Last month, as part of the Fine Point Group’s engagement managing the 0 million Greektown Casino-Hotel in Detroit, Michigan, I gave the Michigan Gaming Control Board an update on the operational performance of the property. It is something we have to do each month as part of the bankruptcy process, and frankly, given how strong our recent performance has been, something I honestly look forward to.
As I stood in the hearing room before the three members in attendance, several reporters, a dozen MGCB employees and several dozen others who I guess find these kinds of hearings entertaining, I regaled them with the performance metrics in which our various creditors were interested-the pickup of another point of market share, our third all-time high operating profit month, and our third all-time high property revenue month.
Feeling quite proud of myself, I opened my presentation up for questions from the board. One, a very highly regarded bankruptcy attorney, spoke right up. To paraphrase, she said, “All these numbers are well and good, but what was the net income for the property?” You know, the actual profit that goes on an income statement?
I stood there, momentarily speechless, and then in the earnest way that sometimes serves me well-and in this case, certainly didn’t-said, “I don’t know.” Not my proudest moment. Remarkably, when I turned to Greektown’s stable of restructuring advisors, none of them knew it off the top of their heads either.
I got a fair amount of grief for this-and while some of it was overboard (with one phone call, I was able to get the number), the fact that the CEO of a property didn’t know actual profit off the top of his head was something reasonably troubling.
Which got me to thinking: Why is it that I didn’t care enough about net income to keep track of it? And the answer was quite simple: Because, in our industry, for whatever reason, people generally don’t care what it is!
Which got me to thinking even more (sometimes a good thing, sometimes not…): Qhy don’t we care about actual profit? And shouldn’t we?
In general, our industry is focused on the EBITDA that a property generates. EBITDA stands for Earnings Before Interest, Tax, Depreciation, and Amortization expenses. Let’s go through each of these. Earnings are that “actual profit” that the board member was asking me about. But why do we remove these other four items? The simple answer is that these other four items aren’t driven by property operating performance. Interest represents any payments that are made on debt. Looking at two properties with the same revenues and cost structure, if one has debt and the other does not, the one without debt will have a higher “net income,” even though the facilities generate the same operating profit.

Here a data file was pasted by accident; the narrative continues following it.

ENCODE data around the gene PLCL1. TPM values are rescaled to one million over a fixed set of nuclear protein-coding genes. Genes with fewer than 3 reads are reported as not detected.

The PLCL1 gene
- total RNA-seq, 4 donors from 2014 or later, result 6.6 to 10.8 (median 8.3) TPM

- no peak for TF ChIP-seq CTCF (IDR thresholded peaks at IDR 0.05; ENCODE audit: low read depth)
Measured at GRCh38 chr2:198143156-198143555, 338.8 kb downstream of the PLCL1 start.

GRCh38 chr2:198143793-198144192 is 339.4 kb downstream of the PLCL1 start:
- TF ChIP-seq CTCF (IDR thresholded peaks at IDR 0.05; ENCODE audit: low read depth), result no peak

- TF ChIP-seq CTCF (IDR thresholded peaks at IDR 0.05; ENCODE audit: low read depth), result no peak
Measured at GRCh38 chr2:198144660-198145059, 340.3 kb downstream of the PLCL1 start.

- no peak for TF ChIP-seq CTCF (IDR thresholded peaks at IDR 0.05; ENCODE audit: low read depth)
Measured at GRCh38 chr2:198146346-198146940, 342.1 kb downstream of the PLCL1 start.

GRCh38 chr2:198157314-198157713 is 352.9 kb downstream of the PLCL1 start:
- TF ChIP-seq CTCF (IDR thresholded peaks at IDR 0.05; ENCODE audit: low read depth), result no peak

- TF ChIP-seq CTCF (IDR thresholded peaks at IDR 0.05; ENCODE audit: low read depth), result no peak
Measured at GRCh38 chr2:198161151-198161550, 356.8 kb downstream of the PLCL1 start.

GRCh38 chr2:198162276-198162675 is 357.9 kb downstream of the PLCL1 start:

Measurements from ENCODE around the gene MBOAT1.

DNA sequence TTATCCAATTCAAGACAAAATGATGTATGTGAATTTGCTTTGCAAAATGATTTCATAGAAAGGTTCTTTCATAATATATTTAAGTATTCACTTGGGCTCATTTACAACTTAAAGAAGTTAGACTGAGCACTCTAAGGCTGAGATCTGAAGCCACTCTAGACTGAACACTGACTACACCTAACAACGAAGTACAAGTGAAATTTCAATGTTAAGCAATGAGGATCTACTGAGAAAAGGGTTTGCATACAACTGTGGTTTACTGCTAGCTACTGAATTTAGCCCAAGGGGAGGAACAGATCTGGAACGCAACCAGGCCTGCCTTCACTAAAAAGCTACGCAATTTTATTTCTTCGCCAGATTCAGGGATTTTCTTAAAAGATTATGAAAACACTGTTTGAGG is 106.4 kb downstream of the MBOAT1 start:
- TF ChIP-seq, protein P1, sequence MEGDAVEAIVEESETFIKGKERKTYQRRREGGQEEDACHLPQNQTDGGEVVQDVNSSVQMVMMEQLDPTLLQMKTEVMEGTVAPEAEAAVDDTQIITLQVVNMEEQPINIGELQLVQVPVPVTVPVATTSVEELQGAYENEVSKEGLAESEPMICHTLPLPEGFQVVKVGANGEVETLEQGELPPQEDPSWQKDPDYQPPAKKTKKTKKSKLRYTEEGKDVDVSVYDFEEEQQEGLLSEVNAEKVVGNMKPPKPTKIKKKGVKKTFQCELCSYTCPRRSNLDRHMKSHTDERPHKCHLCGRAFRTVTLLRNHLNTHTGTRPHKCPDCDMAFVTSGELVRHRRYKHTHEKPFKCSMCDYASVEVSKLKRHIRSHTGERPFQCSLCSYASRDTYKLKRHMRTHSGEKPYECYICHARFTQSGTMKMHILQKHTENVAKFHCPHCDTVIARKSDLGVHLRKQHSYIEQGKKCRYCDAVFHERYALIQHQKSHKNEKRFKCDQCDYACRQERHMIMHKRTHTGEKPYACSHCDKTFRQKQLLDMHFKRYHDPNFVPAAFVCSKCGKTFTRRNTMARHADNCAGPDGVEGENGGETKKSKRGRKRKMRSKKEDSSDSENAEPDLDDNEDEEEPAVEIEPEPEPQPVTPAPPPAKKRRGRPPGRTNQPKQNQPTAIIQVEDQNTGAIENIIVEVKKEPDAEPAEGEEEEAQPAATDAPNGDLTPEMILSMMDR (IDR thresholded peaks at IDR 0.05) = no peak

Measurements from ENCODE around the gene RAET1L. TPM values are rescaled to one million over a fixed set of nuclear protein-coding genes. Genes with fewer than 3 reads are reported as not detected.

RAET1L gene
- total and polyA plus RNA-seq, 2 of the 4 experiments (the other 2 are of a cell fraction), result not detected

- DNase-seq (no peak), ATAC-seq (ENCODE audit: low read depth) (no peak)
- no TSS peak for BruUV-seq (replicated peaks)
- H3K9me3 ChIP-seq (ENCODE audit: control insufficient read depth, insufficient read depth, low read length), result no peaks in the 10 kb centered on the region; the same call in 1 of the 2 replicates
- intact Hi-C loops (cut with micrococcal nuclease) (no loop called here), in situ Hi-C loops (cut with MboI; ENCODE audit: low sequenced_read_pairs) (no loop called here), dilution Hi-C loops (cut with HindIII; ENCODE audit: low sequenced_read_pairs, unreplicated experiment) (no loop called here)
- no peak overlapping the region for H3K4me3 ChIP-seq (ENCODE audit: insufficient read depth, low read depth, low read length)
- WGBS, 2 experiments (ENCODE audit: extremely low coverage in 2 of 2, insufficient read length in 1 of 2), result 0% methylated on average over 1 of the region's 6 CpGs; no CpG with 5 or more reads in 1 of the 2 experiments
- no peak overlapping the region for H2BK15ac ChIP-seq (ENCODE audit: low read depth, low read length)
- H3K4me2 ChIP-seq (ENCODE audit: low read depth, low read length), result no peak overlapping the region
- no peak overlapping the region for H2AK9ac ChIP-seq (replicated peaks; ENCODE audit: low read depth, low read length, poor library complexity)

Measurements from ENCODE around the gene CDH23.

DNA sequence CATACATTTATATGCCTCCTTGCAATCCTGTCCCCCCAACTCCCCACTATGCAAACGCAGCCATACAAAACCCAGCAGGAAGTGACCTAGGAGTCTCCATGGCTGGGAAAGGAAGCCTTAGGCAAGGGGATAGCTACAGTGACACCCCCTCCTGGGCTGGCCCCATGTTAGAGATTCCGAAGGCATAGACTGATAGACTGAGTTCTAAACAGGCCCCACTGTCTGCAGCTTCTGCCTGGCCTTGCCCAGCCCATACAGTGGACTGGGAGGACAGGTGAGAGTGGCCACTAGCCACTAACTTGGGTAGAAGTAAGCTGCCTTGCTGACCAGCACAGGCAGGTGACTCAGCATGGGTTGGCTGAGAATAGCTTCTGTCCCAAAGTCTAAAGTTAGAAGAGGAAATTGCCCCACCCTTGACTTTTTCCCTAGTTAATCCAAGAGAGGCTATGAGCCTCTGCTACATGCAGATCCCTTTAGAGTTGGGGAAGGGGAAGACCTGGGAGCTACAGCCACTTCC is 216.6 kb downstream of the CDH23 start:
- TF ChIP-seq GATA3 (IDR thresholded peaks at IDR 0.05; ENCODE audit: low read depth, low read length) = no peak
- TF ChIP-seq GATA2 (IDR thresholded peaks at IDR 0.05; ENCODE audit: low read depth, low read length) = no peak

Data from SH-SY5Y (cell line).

Taxes aren’t considered because “they are what they are,” and frankly, different capital structures can create different taxation liabilities-even when the property makes the same amount of money. Finally, depreciation and amortization are excluded because they are non-cash charges for prior capital decisions. For example, a $10 million buffet expansion that is depreciated over 10 years shows $1 million in expense during each of the 10 years after its opening.
To summarize, these four categories of expenses are excluded because most observers are attempting to evaluate the performance of current operations, and including these four expenses can blur the impact of capital structure or capital improvement decisions on performance.
Sometimes properties incorporate other items into the EBITDA calculation. For example, at Greektown, we use EBITDAR-the “R” standing for “restructuring expenses.” Bankruptcy is a remarkably expensive process, with millions of dollars spent on non-operating items that go away once you exit Chapter 11.
But the question remains, does that make it right that we are so focused on EBITDA (or EBITDAR) at the expense of net income?
Unfortunately, I do not believe the answer is a simple yes or no. The answer lies somewhere in between, and I think a deeper understanding of why can help illustrate a number of the structural problems that have led our industry to its first-ever recession.
I believe it is completely reasonable to exclude interest and taxes from the evaluation of the performance of casino operations. An underleveraged casino will pay higher taxes than one that is highly leveraged, and its interest payments will be higher. Neither affects whether the casino is well- or poorly run. However, the decision to spend on capital improvement is often made by the same management that is responsible for operating performance.
And when they are never charged for that $10 million buffet on their income statement, it can lead them to make sub-optimal investing decisions that inflate EBITDA at the expense of the efficient use of capital. Were operators forced to take charges for their capital expenses in their operating profit measurement, they would likely be far more judicious.
The good news, as I look back at my regulatory performance, is that it actually was most important that I be focused on the metric that measures that I can control-EBITDA(R). I don’t control our capital structure and, for now anyway, have limited influence over capital expenditures. Even so, when I speak again before the regulators next week, you can bet that I will know our net income cold.